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Nightly News   |  January 20, 2014

Presidents past, present influence weed debate

From “Just say no!,” to “I did not inhale,” and Obama’s recent remarks on marijuana being no worse than alcohol, NBC News’ Chuck Todd take a look at presidential stances on pot.

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This content comes from Closed Captioning that was broadcast along with this program.

>>> in this case, washington state and colorado. it has been slowly trending that way in some places. and because it's been in the news, the "new yorker" magazine asked president obama about it during an interview, and his answer on it is making news. our report tonight from our chief white house correspondent, chuck todd .

>> reporter: legalization of marijuana in colorado and washington is sparking a national debate.

>> people like me who is a regular everyday mom probably will give it a try.

>> reporter: and now even the president has weighed in, it telling the "new yorker" magazine, i don't think it is more dangerous than alcohol. but the president is not exactly condoning its use, either. even though he's tried it. here's how he views it. as a bad habit and a vice, not very different from the cigarettes i smoked as a young person , up through a big chunk of my adult life. but as a father, the president has his limits. and i've told my daughters, i think it's a bad idea, a waste of time, not very healthy. but mr. obama's live and let live attitude is in stark contrast to past white house positions on the drug.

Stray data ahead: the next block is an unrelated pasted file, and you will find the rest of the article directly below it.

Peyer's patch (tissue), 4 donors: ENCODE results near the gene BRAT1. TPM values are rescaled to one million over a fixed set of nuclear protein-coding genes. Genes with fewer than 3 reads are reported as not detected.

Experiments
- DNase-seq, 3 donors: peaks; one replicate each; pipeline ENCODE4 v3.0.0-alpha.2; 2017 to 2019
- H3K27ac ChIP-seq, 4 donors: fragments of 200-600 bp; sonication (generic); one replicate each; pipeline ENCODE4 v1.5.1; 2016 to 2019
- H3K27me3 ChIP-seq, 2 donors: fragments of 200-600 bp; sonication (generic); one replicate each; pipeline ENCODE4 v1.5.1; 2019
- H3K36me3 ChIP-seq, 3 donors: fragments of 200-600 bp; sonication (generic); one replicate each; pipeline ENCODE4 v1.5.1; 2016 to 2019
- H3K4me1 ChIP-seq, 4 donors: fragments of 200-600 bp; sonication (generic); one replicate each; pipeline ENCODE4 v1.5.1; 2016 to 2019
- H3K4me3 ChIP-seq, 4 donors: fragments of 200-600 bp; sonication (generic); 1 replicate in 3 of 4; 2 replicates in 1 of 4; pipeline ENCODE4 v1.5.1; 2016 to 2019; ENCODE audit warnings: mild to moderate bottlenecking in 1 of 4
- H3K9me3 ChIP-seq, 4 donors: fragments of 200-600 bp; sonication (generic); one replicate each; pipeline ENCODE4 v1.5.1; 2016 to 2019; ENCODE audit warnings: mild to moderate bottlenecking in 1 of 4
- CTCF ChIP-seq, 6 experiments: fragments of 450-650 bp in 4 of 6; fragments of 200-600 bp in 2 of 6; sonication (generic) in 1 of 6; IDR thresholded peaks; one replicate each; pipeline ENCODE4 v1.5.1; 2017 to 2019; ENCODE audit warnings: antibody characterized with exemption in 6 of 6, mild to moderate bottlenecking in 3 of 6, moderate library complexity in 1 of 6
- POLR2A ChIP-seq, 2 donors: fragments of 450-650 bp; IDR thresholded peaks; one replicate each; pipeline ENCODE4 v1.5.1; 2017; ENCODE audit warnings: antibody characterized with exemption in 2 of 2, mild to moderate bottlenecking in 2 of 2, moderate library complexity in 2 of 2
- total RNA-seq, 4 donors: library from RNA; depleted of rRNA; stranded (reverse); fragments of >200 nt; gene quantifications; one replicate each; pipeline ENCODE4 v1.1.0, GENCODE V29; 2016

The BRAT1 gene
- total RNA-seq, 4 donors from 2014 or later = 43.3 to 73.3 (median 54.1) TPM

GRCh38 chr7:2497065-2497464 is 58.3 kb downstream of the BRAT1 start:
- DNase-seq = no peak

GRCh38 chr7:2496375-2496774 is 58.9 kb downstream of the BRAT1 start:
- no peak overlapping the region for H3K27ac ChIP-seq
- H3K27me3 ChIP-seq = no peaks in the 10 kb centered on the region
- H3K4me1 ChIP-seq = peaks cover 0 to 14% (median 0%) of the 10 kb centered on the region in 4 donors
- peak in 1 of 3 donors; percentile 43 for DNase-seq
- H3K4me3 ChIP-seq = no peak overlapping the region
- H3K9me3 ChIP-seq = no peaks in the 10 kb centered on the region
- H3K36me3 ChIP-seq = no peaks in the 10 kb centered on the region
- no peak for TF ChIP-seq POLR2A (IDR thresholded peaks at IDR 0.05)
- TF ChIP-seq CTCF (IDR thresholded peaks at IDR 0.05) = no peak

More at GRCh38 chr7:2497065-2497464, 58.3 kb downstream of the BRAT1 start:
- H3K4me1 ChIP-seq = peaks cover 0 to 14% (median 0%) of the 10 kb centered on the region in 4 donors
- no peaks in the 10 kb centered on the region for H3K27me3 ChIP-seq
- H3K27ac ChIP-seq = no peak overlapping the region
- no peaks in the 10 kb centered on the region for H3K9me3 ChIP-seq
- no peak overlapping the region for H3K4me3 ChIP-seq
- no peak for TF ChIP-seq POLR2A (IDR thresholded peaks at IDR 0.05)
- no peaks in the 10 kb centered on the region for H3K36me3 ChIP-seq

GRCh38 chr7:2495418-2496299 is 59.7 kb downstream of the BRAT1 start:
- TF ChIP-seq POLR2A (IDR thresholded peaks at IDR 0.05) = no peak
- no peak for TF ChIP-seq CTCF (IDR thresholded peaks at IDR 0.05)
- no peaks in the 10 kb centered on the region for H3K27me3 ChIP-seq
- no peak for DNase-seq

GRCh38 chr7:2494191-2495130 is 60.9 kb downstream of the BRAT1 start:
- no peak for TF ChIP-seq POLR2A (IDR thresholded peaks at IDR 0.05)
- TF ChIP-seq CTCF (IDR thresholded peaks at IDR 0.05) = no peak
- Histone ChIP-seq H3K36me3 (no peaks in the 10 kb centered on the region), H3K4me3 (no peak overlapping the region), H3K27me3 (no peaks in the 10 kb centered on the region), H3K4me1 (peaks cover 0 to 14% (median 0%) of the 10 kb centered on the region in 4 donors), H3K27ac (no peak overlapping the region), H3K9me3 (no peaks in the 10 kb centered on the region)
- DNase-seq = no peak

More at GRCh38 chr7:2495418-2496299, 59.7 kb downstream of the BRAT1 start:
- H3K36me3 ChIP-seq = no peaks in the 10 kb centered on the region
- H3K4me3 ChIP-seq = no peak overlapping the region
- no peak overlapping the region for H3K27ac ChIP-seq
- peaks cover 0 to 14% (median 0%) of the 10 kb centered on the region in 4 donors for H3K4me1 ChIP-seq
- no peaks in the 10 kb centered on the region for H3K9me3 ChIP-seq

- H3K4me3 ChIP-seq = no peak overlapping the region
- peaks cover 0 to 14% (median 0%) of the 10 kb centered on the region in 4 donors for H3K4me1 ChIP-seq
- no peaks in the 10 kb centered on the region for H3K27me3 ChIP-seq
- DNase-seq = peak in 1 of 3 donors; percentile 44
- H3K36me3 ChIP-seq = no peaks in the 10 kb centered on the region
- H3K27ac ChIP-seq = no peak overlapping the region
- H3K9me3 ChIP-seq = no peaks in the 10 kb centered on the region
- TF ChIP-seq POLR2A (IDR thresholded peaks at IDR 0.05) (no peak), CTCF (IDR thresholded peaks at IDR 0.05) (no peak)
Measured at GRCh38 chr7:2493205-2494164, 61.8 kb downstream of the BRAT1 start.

>> what you talking about, mrs. reagan?

>> reporter: in the '80s, nancy reagan appeared in a popular sitcom to boost her "just say no" campaign.

>> i'm concerned about drug abuse , especially among the young.

>> reporter: later that decade, marijuana use tore paid oed. by the early '90s, as baby boomers admitted to smoking a joint didn't necessarily snuff out one's political future.

>> i experimented with marijuana a time or two and didn't like it. and didn't inhale.

>> reporter: it's been a long journey. in 1969 , 84% of americans were against legalization of marijuana. today 58% are in favor. and the president may have just helped that number grow.

>> and the president says marijuana is no more dangerous than alcohol, that's going to affect a lot of people, could change history.

>> reporter: but general barry mccaffrey , who ran the clinton white house office of national drug control policy says legalization is a bad idea.

>> early onset exposure to marijuana, to ecstasy, to beer consumption, is a pathway to a lifetime of addiction.

>> reporter: the question now, how will the president's comments impact the debate? chuck todd , nbc news, washington.